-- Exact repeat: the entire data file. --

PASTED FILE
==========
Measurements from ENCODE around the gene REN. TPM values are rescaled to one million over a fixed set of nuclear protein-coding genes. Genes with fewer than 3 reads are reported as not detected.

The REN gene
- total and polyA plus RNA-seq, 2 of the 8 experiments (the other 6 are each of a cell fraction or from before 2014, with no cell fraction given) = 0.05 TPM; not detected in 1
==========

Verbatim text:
Measurements from ENCODE around the gene REN. TPM values are rescaled to one million over a fixed set of nuclear protein-coding genes. Genes with fewer than 3 reads are reported as not detected.

The REN gene
- total and polyA plus RNA-seq, 2 of the 8 experiments (the other 6 are each of a cell fraction or from before 2014, with no cell fraction given) = 0.05 TPM; not detected in 1